Tuesday, March 10, 2009

Healing Psalms, Day Four

We continue praying the healing Psalms, the Tikkun HaKlali or "Complete Remedy" recommended by Rabbi Nachman of Breslov. I am praying these especially to accompany P., who is having major surgery tomorrow. He is Jewish and this form of prayer seemed most appropriate.

My friend P. leaves his house at 4:30 in the morning to get to the hospital and check in around 5:00 a.m. and get prepped for his coronary artery bypass. Surgery will last several hours. He'll be "under" most of the day. I expect to hear from his partner B. sometime during the day or evening. Recovery after will take some weeks. They get you up and walking pretty fast (my father had a slightly more complex verison of this in his 80s and I was there during his surgery and recovery) but there is long-term rehab and one's sternum has to heal, which takes a while.

I have had a long day (I'm writing this third paragraph at 1 a.m. after interrupting the composition of this post for several hours) so will keep this as short as I can.

The Psalm for today is Psalm 42. I wonder if any of you have thought of it as a "healing Psalm." I must say that I haven't, as I tend to focus as many of us do on the first verse or two of longing for Godde. But the commentator for today, Rabbi Charles Scheer, calls this "The Remarkable Faith of a Downcast Soul" in his chapter title. Or maybe that's what the editor of the book called it.

To the Chief Musician; Instruction to the Sons of Korah
Like a hind crying for spring of water,
***so my soul cries out for You, O God.
My soul thirsts for God,
***for the living El/Almighty;
***O, when will I come to appear before God?

My tears have been my food,
***day and night;
******my enemies taunt me all day, asking,
******"Where is your God?"

This I remember, and pour out my soul within me--
***how I used to walk with the crowd,
***moving with them, the festive throng, up to the House of God,*
*****with joyous shouts of praise to God
*********a multitude celebrating the festival!

Why so downcast, my soul?
***Why disquieted within me?
******Have hope in God!
*********For I will yet praise Him
*********for deliverance, for His presence.

My God, my soul is cast down within me;
***as I remember You in the land of the Jordan River,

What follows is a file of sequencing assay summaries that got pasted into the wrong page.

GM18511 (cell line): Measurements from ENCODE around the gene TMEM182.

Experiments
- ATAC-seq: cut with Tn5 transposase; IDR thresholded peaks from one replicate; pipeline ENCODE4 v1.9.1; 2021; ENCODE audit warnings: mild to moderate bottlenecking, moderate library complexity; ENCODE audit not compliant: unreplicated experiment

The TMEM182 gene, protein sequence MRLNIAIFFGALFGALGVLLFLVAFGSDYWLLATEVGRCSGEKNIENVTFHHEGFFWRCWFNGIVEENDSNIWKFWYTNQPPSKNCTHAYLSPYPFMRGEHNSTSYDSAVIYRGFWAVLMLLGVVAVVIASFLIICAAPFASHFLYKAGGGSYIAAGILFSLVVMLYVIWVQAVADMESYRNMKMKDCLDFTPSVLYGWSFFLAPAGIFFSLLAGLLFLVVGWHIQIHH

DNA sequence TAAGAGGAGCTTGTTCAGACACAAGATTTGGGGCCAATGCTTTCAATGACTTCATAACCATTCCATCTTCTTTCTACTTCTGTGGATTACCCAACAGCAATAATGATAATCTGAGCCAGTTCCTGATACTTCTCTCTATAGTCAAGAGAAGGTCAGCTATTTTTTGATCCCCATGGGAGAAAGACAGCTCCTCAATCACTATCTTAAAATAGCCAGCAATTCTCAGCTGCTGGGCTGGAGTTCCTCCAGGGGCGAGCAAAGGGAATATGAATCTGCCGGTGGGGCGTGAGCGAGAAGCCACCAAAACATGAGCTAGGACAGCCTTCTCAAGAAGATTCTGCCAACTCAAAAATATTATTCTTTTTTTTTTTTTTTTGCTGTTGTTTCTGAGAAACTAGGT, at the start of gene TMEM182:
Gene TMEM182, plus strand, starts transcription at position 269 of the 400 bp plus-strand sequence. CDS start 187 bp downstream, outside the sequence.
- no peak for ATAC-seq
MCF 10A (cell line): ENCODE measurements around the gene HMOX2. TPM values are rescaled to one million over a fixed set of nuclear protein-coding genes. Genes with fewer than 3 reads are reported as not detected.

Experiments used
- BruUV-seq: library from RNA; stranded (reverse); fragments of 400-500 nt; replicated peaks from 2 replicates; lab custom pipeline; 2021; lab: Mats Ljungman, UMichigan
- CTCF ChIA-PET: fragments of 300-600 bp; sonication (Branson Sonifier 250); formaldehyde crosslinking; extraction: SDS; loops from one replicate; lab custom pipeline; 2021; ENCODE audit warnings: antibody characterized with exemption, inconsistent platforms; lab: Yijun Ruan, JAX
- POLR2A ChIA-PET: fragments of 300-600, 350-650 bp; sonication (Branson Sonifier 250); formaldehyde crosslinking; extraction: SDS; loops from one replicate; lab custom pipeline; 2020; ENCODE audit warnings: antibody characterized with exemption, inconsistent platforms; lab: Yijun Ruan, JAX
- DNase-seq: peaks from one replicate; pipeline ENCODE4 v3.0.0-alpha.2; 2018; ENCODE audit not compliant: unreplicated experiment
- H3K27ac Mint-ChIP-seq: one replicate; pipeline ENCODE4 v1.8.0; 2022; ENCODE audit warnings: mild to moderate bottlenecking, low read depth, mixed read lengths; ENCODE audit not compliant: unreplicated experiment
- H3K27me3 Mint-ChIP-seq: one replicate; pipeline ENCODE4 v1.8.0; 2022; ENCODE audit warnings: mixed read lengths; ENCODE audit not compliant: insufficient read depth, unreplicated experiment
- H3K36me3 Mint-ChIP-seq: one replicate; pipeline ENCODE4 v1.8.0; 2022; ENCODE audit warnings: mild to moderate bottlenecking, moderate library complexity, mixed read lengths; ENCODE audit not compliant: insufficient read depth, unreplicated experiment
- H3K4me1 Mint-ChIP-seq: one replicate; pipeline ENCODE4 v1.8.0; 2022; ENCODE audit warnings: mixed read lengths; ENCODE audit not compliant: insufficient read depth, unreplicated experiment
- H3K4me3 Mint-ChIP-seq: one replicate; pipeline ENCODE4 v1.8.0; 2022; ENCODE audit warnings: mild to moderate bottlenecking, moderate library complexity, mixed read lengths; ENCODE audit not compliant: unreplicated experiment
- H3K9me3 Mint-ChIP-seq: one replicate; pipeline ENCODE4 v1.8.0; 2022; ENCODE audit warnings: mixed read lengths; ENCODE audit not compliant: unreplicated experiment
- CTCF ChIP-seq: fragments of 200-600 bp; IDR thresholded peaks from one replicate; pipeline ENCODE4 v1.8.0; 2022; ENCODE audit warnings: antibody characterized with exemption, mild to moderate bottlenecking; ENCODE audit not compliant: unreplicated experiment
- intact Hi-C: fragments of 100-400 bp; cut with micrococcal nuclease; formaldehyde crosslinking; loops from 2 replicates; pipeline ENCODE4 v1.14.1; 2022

******and Mount Hermon's peaks,
*********and the smaller mountain of Sinai.

Deep cries out to deep,
***the sounds of the opened sluices of heaven;
*******all your breakers and your billows
*******have swept over me.

By day, Adonai will command his Hessed/Loving-kindness,
***and at night, His resting place will be with me;
******This is my prayer to the Almighty, God of my life.
******I say to the Almighty, my Rock:
*********"Why have You forgotten me?
*********"Why must I walk in dark gloom,
***********oppressed by enemies?"

Crushing my bones
***my adversaries revile me,
***taunting me all day with,
******"Where is your God?"

Why so downcast, my soul?
***Why disquieted within me?
***Have hope in God!
******I will yet praise Him,
*********my ever-present Help,
***********my God

* Rabbi Scheer has a note here that the reference is to the festival pilgrimages to the ancient Temple in Jerusalem.

From Rabbi Scheer's commentary:

... [A]s the psalmist bares more of his tormented soul, he continues to use water as the organizing metaphor. Whereas earlier water was depicted as a nourishing agent, it now becomes a terrifying and destructive force. ...

... This psalm may hint at the only possible response we can make to overwhelming pain and loss. The psalmist asks himself, "Why so downcast, my soul? Why disquieted within me?" His answer is instructive. Having poured his heart out, he does not deny the reality of his pain nor does he present simple pieties to explain God's design. Instead, in the face of adversity, he presents a human response rather than an answer.

***The psalmist uses two words in the text that connect the faith of his past with hope for his future. In his concluding declaration of faith he says, ki od --"yet." This terminology suggest that, in the indefinite future, the exile will end. Although the current reality seems to preclude all reasonable hope, he reminds himself that there might yet be other options: "I will yet praise Him."

From Rabbi Simkha Y. Weintraub, C.S.W., ed. Healing of Soul, Healing of Body: Spiritual Leaders unfold the Strength and Solace of Psalms. Woodstock, VT: Jewish Lights Publishing, 1994.

See below (scroll down) for the first three posts on the healing Psalms.

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